Purple Mountains: the triumphant return of David Berman
“Things have not been going well,” sings David Berman on “That’s Just the Way That I Feel,” the opening track of his debut album as Purple Mountains. The song doubles as a catch-up to to any questions of “What have you been doing in the 10 years since you lit a match to Silver Jews and pulled a JD Salinger?” In his typical dark-humored style, Berman recounts a “decade playing chicken with oblivion,” with much of his faith destroyed, nearly losing his “genitalia to an anthill in Des Moines” and watching his “foes enjoy ceaseless feasts of schadenfreude.” All to an ace honky tonk country backing.
When he ended his old band, he wrote “I always said we would stop before we got bad. If I continue to record I might accidentally write the answer song to Shiny Happy People.” He left it all for domestic life with his wife/bandmate Cassie (though that didn’t go so well either, read on), but he continued to write and rewrite. Rumors, mostly from former Silver Jews/Pavement member Bob Nastanovich, started circulating in 2015 that “the ice has melted” and Berman had new songs. After false starts collaborating with Dan Bejar, Dan Auerbach, Stephen Malkmus and Jeff Tweedy, he found compatible collaborators in Woods’ Jeremy Earl and Jarvis Taveniere and here we are with Purple Mountains which they banged out in Chicago, for the most part, in less than a week. It’s one of Berman’s best records and there is no “Shiny Happy People” but there is “All My Happiness is Gone” and “Darkness and Cold.” It’s that kind of record.
Taking the name from “God Bless America,” Purple Mountains could’ve been a Silver Jews record, though Purple Mountains fits the sound of the album, his most overtly twangy record to date. And like the best of country, Berman is laying bare the ups and (mostly) downs of his life for us to enjoy, a tear in his beer or, in the case of the album’s best song, margaritas at the mall. There’s not a lot of metaphor here, but his lyrics, as usual, are witty, eloquent, rich with detail, and there’s barely an unconsidered word.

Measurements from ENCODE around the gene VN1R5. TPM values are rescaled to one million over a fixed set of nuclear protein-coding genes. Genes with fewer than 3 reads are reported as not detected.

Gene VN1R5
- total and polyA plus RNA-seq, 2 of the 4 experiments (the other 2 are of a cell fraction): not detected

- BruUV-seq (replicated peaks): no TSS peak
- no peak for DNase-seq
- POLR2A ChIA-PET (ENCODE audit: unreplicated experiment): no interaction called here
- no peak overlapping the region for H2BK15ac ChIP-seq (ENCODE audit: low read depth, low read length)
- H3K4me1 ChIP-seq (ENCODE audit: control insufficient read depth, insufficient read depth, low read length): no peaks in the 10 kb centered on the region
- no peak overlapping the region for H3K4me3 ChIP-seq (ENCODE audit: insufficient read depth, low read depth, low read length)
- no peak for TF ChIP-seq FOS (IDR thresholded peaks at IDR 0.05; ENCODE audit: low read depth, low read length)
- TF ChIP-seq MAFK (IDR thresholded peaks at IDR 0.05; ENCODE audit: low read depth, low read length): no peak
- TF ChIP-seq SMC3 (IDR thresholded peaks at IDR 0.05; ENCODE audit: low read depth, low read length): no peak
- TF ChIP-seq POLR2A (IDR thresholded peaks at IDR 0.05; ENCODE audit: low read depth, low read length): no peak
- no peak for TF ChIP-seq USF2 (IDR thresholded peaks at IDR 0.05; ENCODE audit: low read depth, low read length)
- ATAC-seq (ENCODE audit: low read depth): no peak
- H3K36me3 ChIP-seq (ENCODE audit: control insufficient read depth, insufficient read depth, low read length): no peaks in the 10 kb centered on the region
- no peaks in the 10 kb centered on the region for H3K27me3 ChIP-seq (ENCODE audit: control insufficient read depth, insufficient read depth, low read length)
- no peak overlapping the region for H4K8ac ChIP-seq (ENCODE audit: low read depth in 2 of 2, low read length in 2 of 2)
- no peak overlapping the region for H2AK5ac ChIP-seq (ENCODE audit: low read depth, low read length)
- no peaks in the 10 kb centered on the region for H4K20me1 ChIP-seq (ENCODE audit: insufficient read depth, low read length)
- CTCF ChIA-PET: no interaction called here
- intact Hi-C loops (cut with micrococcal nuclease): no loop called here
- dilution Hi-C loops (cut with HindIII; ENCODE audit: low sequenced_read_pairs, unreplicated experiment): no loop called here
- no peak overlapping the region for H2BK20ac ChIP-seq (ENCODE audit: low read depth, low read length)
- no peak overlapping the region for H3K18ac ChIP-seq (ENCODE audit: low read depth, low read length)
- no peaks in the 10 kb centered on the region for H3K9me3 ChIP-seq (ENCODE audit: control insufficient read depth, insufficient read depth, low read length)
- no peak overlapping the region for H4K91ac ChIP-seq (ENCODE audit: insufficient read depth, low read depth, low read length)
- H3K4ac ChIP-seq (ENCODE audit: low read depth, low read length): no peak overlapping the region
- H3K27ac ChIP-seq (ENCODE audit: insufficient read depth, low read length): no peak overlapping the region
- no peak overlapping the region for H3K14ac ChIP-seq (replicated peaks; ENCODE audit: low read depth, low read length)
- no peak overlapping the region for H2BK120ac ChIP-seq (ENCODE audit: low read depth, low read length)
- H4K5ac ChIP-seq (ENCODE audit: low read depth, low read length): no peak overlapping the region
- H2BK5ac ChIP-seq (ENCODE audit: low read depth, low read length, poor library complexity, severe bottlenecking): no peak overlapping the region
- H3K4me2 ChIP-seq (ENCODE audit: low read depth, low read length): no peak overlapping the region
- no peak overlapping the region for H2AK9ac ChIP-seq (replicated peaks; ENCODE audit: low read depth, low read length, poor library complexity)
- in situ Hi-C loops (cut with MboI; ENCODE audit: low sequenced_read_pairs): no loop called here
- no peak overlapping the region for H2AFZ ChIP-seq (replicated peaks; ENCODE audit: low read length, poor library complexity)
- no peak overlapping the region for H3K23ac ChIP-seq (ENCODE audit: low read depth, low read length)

Much of the focus is on the dissolution of his marriage with Cassie. “I completely retreated into our house and buried myself in books,” Berman told The Washington Post. “I saw no one and did nothing. Cassie continued to make friends, to play music, to go on vacations and be with family and I Bartlebied my way out of all of it.” This plays out in song form on “She’s Making Friends, I’m Turning Stranger” (“I wanna be a warm and friendly person, but I don’t know how to do it’), “Darkness and Cold” (“The light of my life is going out tonight without a flicker of regret”) and, in a song worthy of George Jones, “Maybe I’m the Only One for Me.”
Death is also ever present on Purple Mountains, be it a lovely ode to his late mother, or the genuinely touching and thoughtful “Nights That Won’t Happen” (“All the suffering gets done by the ones we leave behind”). “Margaritas in the Mall,” meanwhile, takes on faith, philosophy and the state of our country, asking “how long can the world go on with such a subtle god,” wishing for a little Old Testament involvement perhaps, but concluding we’re all just killing time, “drinking margaritas at the mall, that’s what this stuff adds up to after all.”
Earle and Taveniere, with help from other Woods members as well as Anna St. Louis and Haley Fohr (Circuit des Yeux), bring the memorable melodies to life with countrified arrangements that never lay on the syrup or drift into pastiche. Nor does it let Berman wallow — Purple Mountains is an entertaining album, even fun, especially on “She’s Making Friends, I’m Turning Stranger,” “Margaritas at the Mall,” and “All My Happiness is Gone” which sounds like the Nashville offspring of “I Melt With You” and “Take the Skinheads Bowling.” There’s even a glimmer of pure beauty on the delicate “Snow Is Falling In Manhattan,” with Berman singing about the power of music. “Songs build little rooms in time, and housed within the song’s design / is the ghost the host has left behind / to greet and sweep the guest inside.”
In recent interviews Berman has talked at length about that “Shiny Happy People” theory and how critics and fans give veteran artists (like Springsteen or Pearl Jam) a pass when they make a mediocre record and in turn encourage more mediocre music, but he’s putting his money where his mouth is with Purple Mountains. Hopefully it won’t be another 10 years till he makes another record, but if it’s as good as this, it’d be worth the wait.
Berman, with most of Woods in tow, will take Purple Mountains on the road later this year.